La Crosse Community Development Committee approves 2022-23 Action Plan for housing

Plan features $1.23 million in awards and grants
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LA CROSSE (WKBT) — The La Crosse Community Development Committee approved the city’s 2022-23 Action Plan for federal housing initiatives, along with roughly $1.23 million in awards and grants.

The resolution, approved during a special committee meeting Tuesday, is based on the city’s reception of an anticipated $898,644 from the federal Community Development Block Grant Program and the anticipated funding of $303,090 in the federal HOME Investment Partnerships Entitlement Programs.

The Action Plan stipulates boosting child care, with a special focus to do so to help parents maintain their jobs and be productive at work.

Among other things, the plan designates $300,961 for the city for replacement housing through the CBDG and HOME, $160,464 to the city’s multi-family affordable housing revolving loan and $45,464 set aside for the HOME programs through the Community Housing Development Organization.

It makes $350,000 available to support small businesses, at grant amounts to be determined. Broken down, the support stipulates $250,000 to expand access to licensed child care or early learning opportunities in low-to-moderate-income neighborhoods and $100,000 to support businesses that create economic opportunities in LMI neighborhoods.

Awards to nonprofit public services include $25,000 each to Couleecap’s Homeless Supportive Housing, the La Crosse County Hintgen-Huber Collaborative, Boys & Girls Club After-School Services and New Horizons Shelter.

Other nonprofit awards include $20,000 each to the La Crosse Warming Center and the Kane Street Community Garden, $18,000 to the YWCA La Crosse-Ruth House, $17,000 for the Marine Credit Union’s program for Increasing Homeownership Diversity with Finding HOME and $15,000 to the Family & Children’s Center Family Advocacy for Victims of Child abuse.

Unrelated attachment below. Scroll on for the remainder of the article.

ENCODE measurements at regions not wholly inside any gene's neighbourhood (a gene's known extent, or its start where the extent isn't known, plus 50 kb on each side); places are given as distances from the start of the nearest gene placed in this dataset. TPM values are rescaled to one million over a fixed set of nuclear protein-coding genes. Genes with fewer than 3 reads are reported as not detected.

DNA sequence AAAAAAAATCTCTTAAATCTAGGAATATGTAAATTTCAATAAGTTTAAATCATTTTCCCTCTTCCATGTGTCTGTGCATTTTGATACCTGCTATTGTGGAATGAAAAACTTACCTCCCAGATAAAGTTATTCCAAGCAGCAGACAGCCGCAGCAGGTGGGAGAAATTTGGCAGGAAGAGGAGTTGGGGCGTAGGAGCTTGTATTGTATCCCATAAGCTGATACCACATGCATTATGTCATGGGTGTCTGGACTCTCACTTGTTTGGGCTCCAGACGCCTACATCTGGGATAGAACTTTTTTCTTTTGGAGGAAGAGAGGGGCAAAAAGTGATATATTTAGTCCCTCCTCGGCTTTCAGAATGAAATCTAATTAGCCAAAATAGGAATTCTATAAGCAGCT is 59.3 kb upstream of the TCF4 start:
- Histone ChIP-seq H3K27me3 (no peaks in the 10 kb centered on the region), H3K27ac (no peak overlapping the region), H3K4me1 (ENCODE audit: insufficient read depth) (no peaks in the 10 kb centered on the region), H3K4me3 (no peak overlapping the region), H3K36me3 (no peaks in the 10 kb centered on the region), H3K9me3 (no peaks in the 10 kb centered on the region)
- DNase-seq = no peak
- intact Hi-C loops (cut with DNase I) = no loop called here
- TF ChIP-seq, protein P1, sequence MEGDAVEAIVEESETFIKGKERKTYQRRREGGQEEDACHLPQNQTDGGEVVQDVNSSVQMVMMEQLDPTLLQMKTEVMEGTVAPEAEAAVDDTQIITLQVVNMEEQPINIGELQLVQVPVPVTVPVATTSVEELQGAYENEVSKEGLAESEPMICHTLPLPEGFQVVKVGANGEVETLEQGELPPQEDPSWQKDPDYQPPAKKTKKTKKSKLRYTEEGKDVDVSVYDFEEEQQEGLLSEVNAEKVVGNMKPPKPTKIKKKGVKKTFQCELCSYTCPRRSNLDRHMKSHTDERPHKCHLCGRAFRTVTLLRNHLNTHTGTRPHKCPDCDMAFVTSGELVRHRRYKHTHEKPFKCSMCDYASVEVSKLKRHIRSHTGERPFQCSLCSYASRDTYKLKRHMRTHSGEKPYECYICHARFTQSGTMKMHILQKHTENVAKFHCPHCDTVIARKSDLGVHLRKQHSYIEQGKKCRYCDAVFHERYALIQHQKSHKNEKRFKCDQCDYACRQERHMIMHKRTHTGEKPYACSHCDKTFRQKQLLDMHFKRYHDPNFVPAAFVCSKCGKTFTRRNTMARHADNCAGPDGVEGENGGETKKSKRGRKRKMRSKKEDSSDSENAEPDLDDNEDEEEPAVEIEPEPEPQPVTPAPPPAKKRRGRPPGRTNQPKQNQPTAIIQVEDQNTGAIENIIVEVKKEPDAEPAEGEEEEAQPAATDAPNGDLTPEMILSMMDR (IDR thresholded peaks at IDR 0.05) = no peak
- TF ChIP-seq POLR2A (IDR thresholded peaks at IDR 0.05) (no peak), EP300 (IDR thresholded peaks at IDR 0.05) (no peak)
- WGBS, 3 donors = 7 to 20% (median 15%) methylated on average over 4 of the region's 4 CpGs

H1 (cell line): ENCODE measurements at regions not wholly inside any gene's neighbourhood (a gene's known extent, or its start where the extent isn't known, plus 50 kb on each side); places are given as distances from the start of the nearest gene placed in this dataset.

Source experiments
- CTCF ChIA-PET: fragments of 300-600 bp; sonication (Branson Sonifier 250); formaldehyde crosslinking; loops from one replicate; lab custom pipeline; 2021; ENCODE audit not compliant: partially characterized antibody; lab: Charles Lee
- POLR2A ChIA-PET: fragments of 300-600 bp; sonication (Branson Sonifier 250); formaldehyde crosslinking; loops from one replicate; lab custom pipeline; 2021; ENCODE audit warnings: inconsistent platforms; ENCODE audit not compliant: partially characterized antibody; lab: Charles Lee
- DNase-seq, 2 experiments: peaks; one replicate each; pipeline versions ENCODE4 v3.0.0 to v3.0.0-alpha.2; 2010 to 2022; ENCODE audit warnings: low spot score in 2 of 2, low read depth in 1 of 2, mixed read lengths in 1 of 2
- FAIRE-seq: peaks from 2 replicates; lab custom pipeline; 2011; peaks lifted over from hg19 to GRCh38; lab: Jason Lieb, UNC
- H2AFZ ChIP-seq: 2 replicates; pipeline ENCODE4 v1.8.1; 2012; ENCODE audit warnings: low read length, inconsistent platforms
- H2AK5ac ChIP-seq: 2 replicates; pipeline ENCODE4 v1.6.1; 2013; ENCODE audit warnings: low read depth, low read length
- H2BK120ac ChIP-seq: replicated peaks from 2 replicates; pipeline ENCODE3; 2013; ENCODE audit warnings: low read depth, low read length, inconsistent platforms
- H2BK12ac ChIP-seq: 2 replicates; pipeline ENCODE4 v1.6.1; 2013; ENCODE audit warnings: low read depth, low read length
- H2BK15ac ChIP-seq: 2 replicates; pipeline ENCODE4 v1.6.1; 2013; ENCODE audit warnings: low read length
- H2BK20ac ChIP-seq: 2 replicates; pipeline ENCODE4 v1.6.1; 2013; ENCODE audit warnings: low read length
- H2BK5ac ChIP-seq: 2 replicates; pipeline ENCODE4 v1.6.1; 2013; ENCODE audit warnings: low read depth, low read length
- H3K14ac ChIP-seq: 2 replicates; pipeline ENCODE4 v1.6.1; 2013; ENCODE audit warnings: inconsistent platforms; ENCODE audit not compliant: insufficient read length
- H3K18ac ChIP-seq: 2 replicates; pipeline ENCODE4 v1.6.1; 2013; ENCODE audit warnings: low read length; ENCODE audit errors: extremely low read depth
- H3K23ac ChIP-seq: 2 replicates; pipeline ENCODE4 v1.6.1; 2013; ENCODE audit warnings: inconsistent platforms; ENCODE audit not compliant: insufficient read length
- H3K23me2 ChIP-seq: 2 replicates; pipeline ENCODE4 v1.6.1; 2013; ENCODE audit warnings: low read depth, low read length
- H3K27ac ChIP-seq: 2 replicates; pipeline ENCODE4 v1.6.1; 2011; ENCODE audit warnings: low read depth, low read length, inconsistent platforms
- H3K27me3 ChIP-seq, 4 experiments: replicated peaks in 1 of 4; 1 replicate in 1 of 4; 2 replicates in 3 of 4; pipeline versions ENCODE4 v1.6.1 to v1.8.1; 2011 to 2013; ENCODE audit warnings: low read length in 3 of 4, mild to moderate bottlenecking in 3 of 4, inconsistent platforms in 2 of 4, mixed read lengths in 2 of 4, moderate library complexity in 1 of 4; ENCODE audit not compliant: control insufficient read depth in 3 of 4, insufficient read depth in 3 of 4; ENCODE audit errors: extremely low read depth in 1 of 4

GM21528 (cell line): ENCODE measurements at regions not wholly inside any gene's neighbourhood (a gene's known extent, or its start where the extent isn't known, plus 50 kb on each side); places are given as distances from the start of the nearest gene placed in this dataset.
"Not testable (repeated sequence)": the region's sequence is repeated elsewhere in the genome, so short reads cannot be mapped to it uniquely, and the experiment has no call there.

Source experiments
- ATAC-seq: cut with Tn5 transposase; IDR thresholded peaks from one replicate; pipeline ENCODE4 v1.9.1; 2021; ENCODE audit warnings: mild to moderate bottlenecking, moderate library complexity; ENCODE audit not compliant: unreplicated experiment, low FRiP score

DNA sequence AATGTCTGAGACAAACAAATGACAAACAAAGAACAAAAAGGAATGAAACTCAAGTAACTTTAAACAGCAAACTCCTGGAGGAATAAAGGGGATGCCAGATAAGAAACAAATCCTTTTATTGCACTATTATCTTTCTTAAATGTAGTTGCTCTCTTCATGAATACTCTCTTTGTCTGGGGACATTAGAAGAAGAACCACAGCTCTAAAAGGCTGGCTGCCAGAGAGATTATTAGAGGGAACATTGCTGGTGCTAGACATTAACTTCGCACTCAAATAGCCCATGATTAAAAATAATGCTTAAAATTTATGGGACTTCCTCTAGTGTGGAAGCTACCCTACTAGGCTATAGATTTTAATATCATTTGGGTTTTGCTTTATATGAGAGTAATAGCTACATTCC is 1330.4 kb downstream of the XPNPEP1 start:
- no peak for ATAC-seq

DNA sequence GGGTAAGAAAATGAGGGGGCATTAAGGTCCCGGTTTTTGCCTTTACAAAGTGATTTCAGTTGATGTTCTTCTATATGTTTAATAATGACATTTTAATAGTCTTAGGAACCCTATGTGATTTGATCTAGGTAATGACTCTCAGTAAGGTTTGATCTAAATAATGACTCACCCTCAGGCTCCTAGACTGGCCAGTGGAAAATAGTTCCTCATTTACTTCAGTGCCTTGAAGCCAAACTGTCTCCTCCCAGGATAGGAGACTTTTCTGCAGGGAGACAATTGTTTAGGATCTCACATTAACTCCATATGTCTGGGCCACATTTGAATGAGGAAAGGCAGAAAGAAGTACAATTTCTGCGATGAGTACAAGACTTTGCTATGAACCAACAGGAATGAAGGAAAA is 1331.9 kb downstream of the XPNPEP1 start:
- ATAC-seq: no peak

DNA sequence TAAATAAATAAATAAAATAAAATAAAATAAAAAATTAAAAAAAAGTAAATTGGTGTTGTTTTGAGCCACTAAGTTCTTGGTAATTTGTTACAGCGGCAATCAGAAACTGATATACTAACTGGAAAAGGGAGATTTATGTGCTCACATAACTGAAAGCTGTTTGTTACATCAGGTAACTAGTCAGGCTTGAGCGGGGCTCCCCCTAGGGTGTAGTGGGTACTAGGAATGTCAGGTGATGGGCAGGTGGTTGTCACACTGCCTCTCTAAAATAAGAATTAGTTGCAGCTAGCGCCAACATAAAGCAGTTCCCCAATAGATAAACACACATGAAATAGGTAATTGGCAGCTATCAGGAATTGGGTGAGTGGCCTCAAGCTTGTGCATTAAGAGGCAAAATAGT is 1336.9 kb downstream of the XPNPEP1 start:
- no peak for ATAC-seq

Goals the Acton Plan lists include:
• Increase safety and maintenance of homes through code enforcement. The action would seek to ensure than 1,000 housing units are better maintained, improved or no longer have illegal activity
• Repair aging housing infrastructure, aiming to rehab 15 units and improve eight units to pass lead safety standards.
• Increase quality and affordable owner-occupied homes in target neighborhoods, including adding two energy-efficient units.
• Build mixed-income, affordable, multi-family housing, with some units set aside for homeless individuals. The goal would include building or rehabbing 25 units of rental housing, adding four long-term units for people trying to transition out of homelessness.
• Support businesses that create economic opportunities in LMI neighborhoods, with a view toward providing technical assistance to 75 businesses and creating 20 jobs.
• Expand access to licensed child care or early learning opportunities for LMI individuals, creating or regaining 15 spots for licensed child care.
• Prevent and end homelessness, including providing overnight shelter for 600 people, helping 100 people obtain permanent housing and assisting 75 households so they can avoid becoming homeless.
• Alleviate poverty and increase self-reliance, focusing on mental health, substance abuse, health care, domestic violence and youth services, with a target of helping 1,600 LMI individuals.

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